27 Sep The Terrible Power of Meekness
by Catherine Doherty
The meek will inherit the earth (Mt 5:4), said the Lord! He also said, Learn from Me for I am meek and humble of heart (Mt 11:29).
I once witnessed the terrible power of meekness. It happened this way.
During the early days of Friendship House in Toronto,* I was returning home when I came across a preacher holding his “pitch” at the corner of a slummy street.
He was surrounded by quite a large audience of the poorest people, especially the Brothers Christopher** who were so plentiful then, for these were the Depression years, and folks had little to do but hang around the corners of streets listening to whoever wanted to talk to them.
Always interested in anyone speaking of God and the things of God, I stopped to listen and I liked what I heard. For this evangelical sect preacher was talking, of all things, about love and peace, talking forcibly, with sort of a flaming faith.
Amongst his audience was a hulking, big brute of a man, slightly worse for liquor but not drunk. He interrupted the preacher and started verbally abusing him in no uncertain terms.
The preacher went on preaching. His voice got gentler and a little kind smile touched his eyes and lips and gave a lovely light to his otherwise plain face.
The big man got angry. He opened the palm of his hand and gave a resounding smack with his open palm to the cheek of the preacher, who was a slight man, standing on a soap box to give himself height, I guess.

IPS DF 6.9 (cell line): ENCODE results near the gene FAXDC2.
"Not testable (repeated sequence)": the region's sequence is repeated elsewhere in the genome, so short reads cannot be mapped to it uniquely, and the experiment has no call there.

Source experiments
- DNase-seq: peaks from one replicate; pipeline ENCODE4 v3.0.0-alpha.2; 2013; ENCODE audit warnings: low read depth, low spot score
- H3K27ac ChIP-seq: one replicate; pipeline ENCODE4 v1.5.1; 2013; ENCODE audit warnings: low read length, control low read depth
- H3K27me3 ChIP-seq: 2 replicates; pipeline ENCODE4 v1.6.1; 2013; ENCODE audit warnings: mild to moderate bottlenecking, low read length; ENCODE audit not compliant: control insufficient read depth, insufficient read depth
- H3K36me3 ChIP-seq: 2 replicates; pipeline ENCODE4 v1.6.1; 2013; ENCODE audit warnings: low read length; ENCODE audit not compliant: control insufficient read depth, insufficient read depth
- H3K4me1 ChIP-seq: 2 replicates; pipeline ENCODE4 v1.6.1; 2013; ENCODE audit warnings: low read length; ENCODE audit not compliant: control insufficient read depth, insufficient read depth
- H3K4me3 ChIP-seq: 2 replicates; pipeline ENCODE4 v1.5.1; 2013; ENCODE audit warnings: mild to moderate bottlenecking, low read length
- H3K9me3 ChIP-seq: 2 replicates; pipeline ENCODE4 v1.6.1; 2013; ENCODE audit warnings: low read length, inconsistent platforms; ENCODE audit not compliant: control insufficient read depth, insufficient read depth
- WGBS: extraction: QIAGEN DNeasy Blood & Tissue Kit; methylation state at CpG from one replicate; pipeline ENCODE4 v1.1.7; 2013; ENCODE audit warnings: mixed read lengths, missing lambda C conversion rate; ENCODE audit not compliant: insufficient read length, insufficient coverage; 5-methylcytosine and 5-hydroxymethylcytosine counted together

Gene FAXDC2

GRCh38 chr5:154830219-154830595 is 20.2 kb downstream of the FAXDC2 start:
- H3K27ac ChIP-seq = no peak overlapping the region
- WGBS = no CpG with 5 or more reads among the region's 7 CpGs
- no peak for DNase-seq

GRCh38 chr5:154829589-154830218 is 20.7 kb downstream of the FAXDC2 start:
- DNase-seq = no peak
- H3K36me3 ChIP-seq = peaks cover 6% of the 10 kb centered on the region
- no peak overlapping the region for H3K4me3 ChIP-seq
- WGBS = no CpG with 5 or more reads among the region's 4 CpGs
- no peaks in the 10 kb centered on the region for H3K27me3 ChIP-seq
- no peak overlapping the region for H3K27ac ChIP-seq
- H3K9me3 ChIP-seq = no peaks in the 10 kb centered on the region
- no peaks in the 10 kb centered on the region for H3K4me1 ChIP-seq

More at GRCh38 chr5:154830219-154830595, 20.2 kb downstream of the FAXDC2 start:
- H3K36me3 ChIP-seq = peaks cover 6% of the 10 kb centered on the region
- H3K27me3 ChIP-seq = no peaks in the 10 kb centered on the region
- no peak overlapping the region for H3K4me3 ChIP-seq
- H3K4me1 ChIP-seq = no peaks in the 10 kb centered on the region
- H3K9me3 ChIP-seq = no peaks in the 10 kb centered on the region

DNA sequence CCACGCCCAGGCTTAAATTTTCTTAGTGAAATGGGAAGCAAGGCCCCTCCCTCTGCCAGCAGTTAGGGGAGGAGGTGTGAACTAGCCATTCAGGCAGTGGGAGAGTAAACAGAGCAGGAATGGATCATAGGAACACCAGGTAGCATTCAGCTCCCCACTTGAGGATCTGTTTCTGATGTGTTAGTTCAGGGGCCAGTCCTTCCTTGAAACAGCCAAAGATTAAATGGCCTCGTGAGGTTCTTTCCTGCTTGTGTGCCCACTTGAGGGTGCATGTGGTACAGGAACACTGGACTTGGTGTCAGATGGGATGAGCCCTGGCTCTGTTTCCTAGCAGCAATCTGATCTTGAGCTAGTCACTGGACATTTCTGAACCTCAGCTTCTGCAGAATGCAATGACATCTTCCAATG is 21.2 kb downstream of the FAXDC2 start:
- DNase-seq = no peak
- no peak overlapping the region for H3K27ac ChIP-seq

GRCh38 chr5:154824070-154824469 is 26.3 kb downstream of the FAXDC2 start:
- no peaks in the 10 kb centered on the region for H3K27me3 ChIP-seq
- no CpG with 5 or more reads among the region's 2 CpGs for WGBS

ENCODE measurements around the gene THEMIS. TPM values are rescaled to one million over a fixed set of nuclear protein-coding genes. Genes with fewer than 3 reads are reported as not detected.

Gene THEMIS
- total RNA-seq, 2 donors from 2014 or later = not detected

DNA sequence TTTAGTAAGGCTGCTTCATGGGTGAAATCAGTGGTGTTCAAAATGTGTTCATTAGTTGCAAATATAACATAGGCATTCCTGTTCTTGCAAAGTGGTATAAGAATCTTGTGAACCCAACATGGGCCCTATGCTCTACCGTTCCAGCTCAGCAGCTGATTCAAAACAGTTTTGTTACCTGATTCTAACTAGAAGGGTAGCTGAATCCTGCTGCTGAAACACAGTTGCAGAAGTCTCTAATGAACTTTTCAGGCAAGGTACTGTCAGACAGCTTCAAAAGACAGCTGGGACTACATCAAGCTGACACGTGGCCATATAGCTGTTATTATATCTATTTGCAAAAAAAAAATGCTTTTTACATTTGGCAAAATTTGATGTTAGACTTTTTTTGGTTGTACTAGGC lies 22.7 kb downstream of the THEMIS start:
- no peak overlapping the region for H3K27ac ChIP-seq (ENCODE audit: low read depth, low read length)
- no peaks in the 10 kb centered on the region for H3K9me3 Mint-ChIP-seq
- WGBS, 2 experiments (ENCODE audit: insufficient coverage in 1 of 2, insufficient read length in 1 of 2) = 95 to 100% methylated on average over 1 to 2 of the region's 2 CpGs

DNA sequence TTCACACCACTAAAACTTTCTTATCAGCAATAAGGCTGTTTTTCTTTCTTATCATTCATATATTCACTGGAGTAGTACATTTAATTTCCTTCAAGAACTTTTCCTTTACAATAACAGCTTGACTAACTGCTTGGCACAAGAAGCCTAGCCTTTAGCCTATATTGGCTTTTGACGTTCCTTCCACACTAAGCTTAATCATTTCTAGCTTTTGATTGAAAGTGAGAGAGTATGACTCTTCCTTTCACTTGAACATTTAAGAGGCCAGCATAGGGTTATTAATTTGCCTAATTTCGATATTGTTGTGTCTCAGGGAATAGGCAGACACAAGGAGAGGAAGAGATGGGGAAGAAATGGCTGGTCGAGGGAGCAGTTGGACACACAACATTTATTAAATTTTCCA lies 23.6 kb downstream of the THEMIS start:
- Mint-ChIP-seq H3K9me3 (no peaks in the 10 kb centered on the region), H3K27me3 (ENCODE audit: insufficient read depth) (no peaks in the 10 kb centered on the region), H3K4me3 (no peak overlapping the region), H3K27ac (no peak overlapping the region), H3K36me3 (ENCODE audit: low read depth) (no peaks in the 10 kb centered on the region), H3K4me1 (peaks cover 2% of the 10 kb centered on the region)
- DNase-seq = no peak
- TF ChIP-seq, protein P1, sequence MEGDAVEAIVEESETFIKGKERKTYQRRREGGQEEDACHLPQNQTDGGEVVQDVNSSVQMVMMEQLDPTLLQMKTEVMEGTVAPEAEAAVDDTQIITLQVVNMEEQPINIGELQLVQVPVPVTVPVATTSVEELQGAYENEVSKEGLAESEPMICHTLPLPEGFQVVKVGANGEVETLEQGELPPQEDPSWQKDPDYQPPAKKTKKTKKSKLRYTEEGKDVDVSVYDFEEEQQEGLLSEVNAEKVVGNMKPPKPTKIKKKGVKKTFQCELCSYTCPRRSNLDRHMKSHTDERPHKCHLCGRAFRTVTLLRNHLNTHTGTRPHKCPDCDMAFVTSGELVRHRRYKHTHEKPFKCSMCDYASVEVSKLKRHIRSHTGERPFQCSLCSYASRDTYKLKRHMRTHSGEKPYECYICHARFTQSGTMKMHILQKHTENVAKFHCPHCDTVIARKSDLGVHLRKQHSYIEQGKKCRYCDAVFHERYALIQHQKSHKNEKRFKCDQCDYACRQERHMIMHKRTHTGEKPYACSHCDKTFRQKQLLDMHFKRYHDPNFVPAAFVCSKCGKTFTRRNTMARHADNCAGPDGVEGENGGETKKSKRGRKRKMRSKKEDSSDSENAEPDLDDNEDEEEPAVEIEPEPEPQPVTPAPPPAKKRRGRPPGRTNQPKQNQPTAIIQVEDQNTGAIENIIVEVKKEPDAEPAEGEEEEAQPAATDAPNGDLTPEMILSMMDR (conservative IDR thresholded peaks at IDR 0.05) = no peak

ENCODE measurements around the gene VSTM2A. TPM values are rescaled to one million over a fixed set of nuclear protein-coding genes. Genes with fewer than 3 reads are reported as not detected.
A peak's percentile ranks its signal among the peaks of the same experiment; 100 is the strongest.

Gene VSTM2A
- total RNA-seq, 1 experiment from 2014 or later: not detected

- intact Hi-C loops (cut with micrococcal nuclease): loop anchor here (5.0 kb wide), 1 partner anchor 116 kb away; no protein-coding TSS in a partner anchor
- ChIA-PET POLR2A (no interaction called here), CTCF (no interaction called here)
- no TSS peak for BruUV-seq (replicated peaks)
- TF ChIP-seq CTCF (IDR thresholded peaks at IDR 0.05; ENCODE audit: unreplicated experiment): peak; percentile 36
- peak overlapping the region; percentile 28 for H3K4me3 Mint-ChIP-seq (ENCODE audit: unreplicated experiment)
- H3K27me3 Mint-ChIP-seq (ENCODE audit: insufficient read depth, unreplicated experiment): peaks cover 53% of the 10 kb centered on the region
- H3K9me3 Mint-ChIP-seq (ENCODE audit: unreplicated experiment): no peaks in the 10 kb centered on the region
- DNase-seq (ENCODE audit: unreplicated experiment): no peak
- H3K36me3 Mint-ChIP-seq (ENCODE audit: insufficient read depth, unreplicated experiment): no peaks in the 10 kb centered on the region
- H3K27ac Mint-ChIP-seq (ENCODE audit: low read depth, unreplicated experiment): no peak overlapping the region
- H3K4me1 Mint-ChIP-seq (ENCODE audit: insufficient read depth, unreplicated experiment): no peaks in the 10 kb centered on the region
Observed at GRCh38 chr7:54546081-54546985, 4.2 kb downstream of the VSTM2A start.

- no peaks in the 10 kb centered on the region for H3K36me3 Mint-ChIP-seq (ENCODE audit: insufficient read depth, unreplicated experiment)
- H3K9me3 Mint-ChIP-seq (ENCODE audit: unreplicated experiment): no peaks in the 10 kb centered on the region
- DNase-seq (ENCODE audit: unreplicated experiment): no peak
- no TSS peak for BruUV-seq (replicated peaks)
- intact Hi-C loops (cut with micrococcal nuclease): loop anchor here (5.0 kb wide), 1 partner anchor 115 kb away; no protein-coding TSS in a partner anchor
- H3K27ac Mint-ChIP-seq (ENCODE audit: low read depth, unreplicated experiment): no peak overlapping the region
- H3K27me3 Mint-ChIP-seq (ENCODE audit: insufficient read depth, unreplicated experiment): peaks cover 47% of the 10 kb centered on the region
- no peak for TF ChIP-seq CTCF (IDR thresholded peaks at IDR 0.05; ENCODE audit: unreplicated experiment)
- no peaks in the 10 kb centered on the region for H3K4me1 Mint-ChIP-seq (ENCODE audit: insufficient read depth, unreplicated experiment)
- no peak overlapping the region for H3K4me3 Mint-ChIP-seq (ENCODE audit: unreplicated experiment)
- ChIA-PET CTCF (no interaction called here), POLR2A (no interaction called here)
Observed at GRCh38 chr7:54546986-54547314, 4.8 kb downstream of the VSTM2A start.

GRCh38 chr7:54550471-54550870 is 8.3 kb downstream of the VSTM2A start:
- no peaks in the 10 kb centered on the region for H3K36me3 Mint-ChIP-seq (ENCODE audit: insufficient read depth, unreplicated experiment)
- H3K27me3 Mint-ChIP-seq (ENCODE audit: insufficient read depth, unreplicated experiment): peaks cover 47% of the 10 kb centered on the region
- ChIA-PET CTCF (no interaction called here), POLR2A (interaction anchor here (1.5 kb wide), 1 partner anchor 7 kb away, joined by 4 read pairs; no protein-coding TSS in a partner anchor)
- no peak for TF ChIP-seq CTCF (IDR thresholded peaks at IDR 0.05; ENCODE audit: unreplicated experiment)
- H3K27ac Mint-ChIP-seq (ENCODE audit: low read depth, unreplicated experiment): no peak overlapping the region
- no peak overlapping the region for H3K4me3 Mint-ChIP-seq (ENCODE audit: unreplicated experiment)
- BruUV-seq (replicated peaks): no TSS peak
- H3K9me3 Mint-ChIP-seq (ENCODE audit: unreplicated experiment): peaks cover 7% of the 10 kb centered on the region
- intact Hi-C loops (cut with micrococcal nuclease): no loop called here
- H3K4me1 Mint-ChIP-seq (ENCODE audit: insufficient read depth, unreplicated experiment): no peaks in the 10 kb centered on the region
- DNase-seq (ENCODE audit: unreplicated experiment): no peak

The big man hit hard. The preacher fell from the soap box onto a dirty pavement. It must have hurt him, that fall, for he got up painfully.
Slowly, he got back on his box and with a face dirty from the dirt of the pavement, slightly bloody for he had scratched himself and with a big red spot on his cheek from the slap—he smiled gently again, a real loving smile.
You knew he meant it, and he turned the other cheek to the big man saying, “Brother, here is my other cheek, for I love you in the Lord. And I love the Lord and He said to turn the other cheek to him who smites you. So here is my other cheek!”
There was a dead silence for a spell. The big man suddenly crumpled and fell to his knees before the preacher, weeping bitterly.
I felt a shiver, a cold one, going down my spine, for I had witnessed the terribilis power of meekness the Lord Christ spoke about.
As I looked over the faces of the motley audience, I saw many who were wiping tears furtively from their eyes, mostly with the back of their hands or with their dirty sleeves.
That night, the preacher, whom later I got to know very well and whose name was Mr. Friday—of all things—reaped a great harvest for the Lord.
*the first house of hospitality Catherine Doherty founded
**the street people whom we call this for they carry Christ within them
—Excerpted from Dearly Beloved, Vol. 1, Feb. 1961, pp. 171-172, MH Publications